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By the festal cities' blaze,
While the wine-cup shines in light;
And yet, amidst that joy and uproar,
Let us think of them that sloep,
Full many a fathom deep,
By thy wild and stormy steop,
Brave hearts ! to Britain's pride
Once so faithful and so true,
On the deck of fame that died ;-
With the gallant good Riou :
Soft sigh the winds of Heaven o'er their grave!
While the billow mournful rolls,
And the mermaid's song condoles,
Singing glory to the souls
Of the brave !


Ye mariners of England,
That guard our native seas,
Whose flag has braved a thousand years
The battle and the breeze !
Your glorious standard launch again,
To match another foe!
And sweep through the deep,
While the stormy tempests blow;
While the battle rages loud and long,
And the stormy tempests blow,

The spirits of your fathers
Shall start from every wave!-
For the deck it was their field of fame,
And ocean was their grave :
Where Blake and mighty Nelson fell,
Your manly hearts shall glow,
As ye sweep through the deep,
While the stormy tempests blow;
While the battle rages loud and long,
And the stormy tempests blow.
Britannia needs no bulwarks,
No towers along the steep ;
Her march is o'er the mountain waves,
Her home is on the deep.

With thunders from her native oak,
She quells the floods below,
As they roar on the shore,
When the stormy tempests blow;
When the battle rages loud and long,
And the stormy tempests blow.
The meteor flag of England
Shall yet terrific burn;
Till danger's troubled night depart,
And the star of peace return.
Then, then, ye ocean warriors !
Our song and feast shall flow
To the fame of your name,
When the storm has ceased to blow;
When the fiery fight is heard no more,
And the storm has ceased to blow.


On Linden, when the sun was low,
All bloodless lay the untrodden snow ;
And dark as winter was the flow
Of Iser, rolling rapidly.
But Linden saw another sight,
When the drum beat at dead of night,
Commanding fires of death to light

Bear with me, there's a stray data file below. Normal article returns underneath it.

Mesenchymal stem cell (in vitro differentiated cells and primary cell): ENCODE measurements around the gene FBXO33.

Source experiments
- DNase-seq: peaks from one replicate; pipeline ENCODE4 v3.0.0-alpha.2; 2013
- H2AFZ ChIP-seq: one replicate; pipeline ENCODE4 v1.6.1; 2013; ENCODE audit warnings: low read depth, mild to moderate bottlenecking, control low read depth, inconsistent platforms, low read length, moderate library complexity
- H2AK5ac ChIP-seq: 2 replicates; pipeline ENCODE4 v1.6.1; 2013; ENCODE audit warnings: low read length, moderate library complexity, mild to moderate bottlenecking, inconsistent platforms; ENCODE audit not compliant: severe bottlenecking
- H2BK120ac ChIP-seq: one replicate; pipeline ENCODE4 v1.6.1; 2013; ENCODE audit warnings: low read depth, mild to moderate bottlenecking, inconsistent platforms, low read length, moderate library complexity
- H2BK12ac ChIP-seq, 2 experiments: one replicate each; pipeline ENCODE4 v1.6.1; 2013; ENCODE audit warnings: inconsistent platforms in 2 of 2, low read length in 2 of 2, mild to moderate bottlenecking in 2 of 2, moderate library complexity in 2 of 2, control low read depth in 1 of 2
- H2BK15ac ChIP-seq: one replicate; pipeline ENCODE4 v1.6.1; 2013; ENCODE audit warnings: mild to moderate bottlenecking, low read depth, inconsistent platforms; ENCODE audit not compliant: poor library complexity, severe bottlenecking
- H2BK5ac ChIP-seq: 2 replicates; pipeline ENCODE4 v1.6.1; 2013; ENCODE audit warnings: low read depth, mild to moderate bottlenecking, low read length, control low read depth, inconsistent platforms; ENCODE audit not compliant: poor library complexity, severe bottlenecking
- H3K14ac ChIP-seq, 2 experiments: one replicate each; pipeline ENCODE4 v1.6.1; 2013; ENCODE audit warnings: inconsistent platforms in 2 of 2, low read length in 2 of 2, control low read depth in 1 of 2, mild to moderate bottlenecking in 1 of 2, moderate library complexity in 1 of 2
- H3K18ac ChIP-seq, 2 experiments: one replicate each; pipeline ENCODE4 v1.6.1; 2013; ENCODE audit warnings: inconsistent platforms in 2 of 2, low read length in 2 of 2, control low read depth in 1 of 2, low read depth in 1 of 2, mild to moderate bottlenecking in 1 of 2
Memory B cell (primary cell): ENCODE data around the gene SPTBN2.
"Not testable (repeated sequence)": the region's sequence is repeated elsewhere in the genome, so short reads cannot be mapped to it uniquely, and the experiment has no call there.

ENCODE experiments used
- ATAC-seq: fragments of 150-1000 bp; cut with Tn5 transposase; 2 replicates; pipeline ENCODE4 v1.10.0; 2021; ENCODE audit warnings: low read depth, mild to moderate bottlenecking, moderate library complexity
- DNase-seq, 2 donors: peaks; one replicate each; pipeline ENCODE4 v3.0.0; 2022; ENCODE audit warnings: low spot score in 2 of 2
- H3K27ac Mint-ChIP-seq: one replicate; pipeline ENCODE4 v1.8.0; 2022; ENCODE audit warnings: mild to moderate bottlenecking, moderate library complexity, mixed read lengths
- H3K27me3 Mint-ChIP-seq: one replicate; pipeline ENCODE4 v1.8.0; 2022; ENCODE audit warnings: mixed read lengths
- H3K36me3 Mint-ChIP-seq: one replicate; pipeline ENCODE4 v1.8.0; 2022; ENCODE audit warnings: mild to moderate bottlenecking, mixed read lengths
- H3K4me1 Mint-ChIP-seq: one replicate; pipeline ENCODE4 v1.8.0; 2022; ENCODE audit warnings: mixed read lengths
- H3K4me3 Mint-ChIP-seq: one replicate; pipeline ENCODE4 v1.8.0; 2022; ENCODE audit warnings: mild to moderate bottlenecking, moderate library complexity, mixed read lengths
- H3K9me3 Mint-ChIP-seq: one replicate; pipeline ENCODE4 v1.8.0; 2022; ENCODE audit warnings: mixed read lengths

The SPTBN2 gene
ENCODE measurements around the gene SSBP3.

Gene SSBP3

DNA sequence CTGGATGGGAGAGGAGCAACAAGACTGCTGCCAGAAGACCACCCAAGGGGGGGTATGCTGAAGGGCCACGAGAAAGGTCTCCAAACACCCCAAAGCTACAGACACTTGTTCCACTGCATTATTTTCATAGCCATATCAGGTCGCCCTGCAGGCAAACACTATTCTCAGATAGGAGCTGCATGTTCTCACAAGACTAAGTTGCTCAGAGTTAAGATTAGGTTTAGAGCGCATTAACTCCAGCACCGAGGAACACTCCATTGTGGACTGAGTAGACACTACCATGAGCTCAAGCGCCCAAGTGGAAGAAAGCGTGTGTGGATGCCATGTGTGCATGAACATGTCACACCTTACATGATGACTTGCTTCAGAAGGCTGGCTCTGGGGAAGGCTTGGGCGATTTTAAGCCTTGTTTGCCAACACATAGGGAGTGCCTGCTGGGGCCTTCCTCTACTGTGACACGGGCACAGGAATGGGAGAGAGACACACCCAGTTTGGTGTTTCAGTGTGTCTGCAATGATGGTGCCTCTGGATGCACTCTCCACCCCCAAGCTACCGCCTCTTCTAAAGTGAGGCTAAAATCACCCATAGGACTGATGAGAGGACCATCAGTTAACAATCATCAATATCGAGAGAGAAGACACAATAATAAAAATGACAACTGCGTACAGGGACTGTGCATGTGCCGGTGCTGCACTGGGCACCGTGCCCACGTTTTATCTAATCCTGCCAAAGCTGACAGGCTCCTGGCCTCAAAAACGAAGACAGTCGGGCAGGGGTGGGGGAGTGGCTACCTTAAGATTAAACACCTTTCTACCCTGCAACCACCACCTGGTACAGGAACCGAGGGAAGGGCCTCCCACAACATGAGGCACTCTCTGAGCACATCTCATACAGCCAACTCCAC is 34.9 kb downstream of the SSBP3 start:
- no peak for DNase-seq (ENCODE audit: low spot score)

The darkness of her scenery.
By torch and trumpet fast arrayed,
Each horseman drew his battle-blade;
And furious every charger neighed
To join the dreadful revelry.
Then shook the hills with thunder riven,
Then rushed the steed to battle driven,
And louder than the bolts of heaven
Far flashed the red artillery.
But redder yet that light shall glow
On Linden's hills of stainèd snow,
And bloodier yet the torrent flow
Of Iser, rolling rapidly.
'Tis morn; but scarce yon level sun
Can pierce the war-clouds, rolling dun,
Where furious Frank and fiery Hun
Shout in their sulphurous canopy.

The combat deepens. On, ye brave,
Who rush to glory or the grave !
Wave, Munich ! all thy banners wave,
And charge with all thy chivalry!
Few, few shall part where many meet!
The snow shall be their winding-sheet;
And every turf beneath their feet
Shall be a soldier's sepulchre.

SIR W. SCOTT. SIR WALTER SCOTT is the most eminent of the literary men of whom Scotland is justly proud. He was born in 1771. Infirm health during a part of his boyhood opposed obstacles to the progress of his education; but the great number of imaginative works which it left him leisure to read, and which must have weakened an intellect less robust, appears but to have stimulated his genius, and given to it that direction which it afterwards followed. He found time for graver studies at a later time; and while cultivating poetry and antiquarian researches, pursued his profession as a lawyer, and attained its distinctions and emoluments. The Lay of the last Minstrel, the most spirited and brilliant, as it was one of the earlier of his works, gained at once a well-deserved celebrity. Marmion, The Lady of the Lake, The Lord of the Isles, Rokeby, and several poems besides, followed in succession, and met with a like success. It was the peculiar merit of Scott's poetry that it revived something of that chivalrous sentiment without which society rusts in selfishness and sordid pursuits, and that it turned back the eyes of a self-conceited age to the “olden time.” The vividness, if not always the poetic truthfulness, with which Scott described the Highland scenery of his native land, conduced not less to the revival of that appreciation of nature which had almost ceased to exist while English poetry copied French models. Not less salutary was the poetry of Scott from its manly, healthful tone, and its absence of frivolity, morbidness, and sentimentality. These merits did not prevent it from being in a large measure supplanted by the higher colouring and coarser appeals of Lord Byron's early works. With that absence of petty jealousy which belonged to him, Scott willingly yielded place to a younger competitor; and devoting himself to a new class of literature, of which he was almost the inventor, produced that series of historical novels with which, even more than with poetry, his name is identified. It was, however, adversity which brought out the unpretending greatness of his robust character. Having unfortunately entered into a sort of partnership with an eminent publisher, he suddenly found that by the bank